If you have bought a two-tier hutch that is a run on the bottom meant to stand on grass, make sure your guinea pigs are secured inside the top tier every night, better still put the whole hutch on hard-standing overnight. This might seem like a faff, but a determined fox or badger will dig relentlessly under the run until it finds a way in.

A more recently introduced type of outdoor hutch is made of plastic, manufactured by the UK based company Eglu Ltd. 
I worry about this hutch/run combination on so many levels; lack of ventilation, heat, cold, space, predators, but must make it clear that I have no personal experience of it. 

The Eglu Go is the most expensive option per square inch, so as with any type of hutch always do your research thoroughly before investing.

Size IS important

The RSPCA states that the minimum cage size for two guinea pigs should be 120cm x 60cm x 45cm
Whilst siblings or bonded piggies will live happily together, just like humans, sometimes they need to be on their own for a few minutes, so the more space you can offer, the more cosy places, the more hay piles/racks available, the happier your piggies will be.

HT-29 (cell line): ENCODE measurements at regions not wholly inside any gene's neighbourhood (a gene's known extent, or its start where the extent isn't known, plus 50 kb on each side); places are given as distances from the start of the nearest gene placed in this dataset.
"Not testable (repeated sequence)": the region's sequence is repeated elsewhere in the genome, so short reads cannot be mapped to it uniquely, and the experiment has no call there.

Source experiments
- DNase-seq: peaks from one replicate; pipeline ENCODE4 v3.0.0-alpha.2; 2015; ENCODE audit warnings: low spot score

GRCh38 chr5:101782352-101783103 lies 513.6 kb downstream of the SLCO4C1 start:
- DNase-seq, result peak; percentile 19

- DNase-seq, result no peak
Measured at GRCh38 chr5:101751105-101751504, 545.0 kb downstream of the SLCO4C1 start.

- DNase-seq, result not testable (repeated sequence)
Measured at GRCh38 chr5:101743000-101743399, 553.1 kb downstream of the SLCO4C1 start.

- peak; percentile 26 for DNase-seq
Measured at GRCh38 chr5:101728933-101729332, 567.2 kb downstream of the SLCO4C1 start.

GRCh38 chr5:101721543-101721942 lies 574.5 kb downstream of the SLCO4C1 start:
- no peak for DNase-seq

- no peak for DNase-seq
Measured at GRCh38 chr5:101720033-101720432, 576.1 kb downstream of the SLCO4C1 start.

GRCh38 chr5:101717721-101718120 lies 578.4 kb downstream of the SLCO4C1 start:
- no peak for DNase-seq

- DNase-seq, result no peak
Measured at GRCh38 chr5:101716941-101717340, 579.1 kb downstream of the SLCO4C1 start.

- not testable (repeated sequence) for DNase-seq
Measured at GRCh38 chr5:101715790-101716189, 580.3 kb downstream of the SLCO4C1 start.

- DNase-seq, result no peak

Our modified cages each offer 3 times the RSPCA's minimum floor space requirement, with plenty of space for our piggies to stretch up on the top level, and lots of ramps keep them active, multiple eating and drinking areas etc.

On top of this I also have a collapsible indoor run for floor time and when I'm cleaning out one of the hutches, and two larger outdoor runs with mesh tops so the piggies can safely play of the grass when it's warm and dry. 

I do not put my piggies on wet/damp grass as they can easily get respiratory problems, so I would never use a run/hutch combination myself. I am also wary of the steep ramps in some indoor and outdoor tiered cages. Our ramps are long and shallow, but others I have seen are almost 45 degrees! Our ramps have walls around them to prevent a guinea pig accidentally falling down the access hole, and they have carpet on them to allow the piggies to go up or down securely.

When you are choosing your set up, don't assume that the manufacturer or marketing company has considered safety, size and suitability. Don't assume that the photo of the pet sitting next to the cage on the advert or packaging is to scale either, they were probably photographed separately. Do your own research, read books, magazines, watch YouTube videos and learn from others mistakes. In this day and age there is no excuse for having poor knowledge and providing a dangerous, undersized home for your guinea pigs.